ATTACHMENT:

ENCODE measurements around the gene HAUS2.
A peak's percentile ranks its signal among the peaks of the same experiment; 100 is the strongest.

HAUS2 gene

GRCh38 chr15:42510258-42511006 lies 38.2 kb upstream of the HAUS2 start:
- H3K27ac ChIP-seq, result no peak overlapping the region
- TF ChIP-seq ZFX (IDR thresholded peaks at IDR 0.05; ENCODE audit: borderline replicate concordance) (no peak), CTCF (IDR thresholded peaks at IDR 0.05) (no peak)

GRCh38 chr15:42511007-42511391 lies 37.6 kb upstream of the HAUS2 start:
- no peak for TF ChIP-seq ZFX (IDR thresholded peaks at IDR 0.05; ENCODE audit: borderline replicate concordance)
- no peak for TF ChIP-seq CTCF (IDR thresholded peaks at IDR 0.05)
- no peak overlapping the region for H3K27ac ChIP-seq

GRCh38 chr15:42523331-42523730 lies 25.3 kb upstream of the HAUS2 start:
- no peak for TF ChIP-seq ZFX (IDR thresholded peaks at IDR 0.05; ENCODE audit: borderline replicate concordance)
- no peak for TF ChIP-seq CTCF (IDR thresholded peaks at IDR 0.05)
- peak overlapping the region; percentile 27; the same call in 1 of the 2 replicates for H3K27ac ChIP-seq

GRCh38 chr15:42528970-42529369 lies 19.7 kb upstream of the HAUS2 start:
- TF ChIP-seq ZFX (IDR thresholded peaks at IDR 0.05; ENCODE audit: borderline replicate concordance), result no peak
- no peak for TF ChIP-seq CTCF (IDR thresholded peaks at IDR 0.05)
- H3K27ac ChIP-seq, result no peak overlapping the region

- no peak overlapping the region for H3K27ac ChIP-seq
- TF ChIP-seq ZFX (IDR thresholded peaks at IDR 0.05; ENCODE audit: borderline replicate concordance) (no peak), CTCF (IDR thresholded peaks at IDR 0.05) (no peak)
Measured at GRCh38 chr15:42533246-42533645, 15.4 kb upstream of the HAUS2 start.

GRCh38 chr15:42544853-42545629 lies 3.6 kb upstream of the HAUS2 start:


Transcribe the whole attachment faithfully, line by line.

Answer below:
ENCODE measurements around the gene HAUS2.
A peak's percentile ranks its signal among the peaks of the same experiment; 100 is the strongest.

HAUS2 gene

GRCh38 chr15:42510258-42511006 lies 38.2 kb upstream of the HAUS2 start:
- H3K27ac ChIP-seq, result no peak overlapping the region
- TF ChIP-seq ZFX (IDR thresholded peaks at IDR 0.05; ENCODE audit: borderline replicate concordance) (no peak), CTCF (IDR thresholded peaks at IDR 0.05) (no peak)

GRCh38 chr15:42511007-42511391 lies 37.6 kb upstream of the HAUS2 start:
- no peak for TF ChIP-seq ZFX (IDR thresholded peaks at IDR 0.05; ENCODE audit: borderline replicate concordance)
- no peak for TF ChIP-seq CTCF (IDR thresholded peaks at IDR 0.05)
- no peak overlapping the region for H3K27ac ChIP-seq

GRCh38 chr15:42523331-42523730 lies 25.3 kb upstream of the HAUS2 start:
- no peak for TF ChIP-seq ZFX (IDR thresholded peaks at IDR 0.05; ENCODE audit: borderline replicate concordance)
- no peak for TF ChIP-seq CTCF (IDR thresholded peaks at IDR 0.05)
- peak overlapping the region; percentile 27; the same call in 1 of the 2 replicates for H3K27ac ChIP-seq

GRCh38 chr15:42528970-42529369 lies 19.7 kb upstream of the HAUS2 start:
- TF ChIP-seq ZFX (IDR thresholded peaks at IDR 0.05; ENCODE audit: borderline replicate concordance), result no peak
- no peak for TF ChIP-seq CTCF (IDR thresholded peaks at IDR 0.05)
- H3K27ac ChIP-seq, result no peak overlapping the region

- no peak overlapping the region for H3K27ac ChIP-seq
- TF ChIP-seq ZFX (IDR thresholded peaks at IDR 0.05; ENCODE audit: borderline replicate concordance) (no peak), CTCF (IDR thresholded peaks at IDR 0.05) (no peak)
Measured at GRCh38 chr15:42533246-42533645, 15.4 kb upstream of the HAUS2 start.

GRCh38 chr15:42544853-42545629 lies 3.6 kb upstream of the HAUS2 start: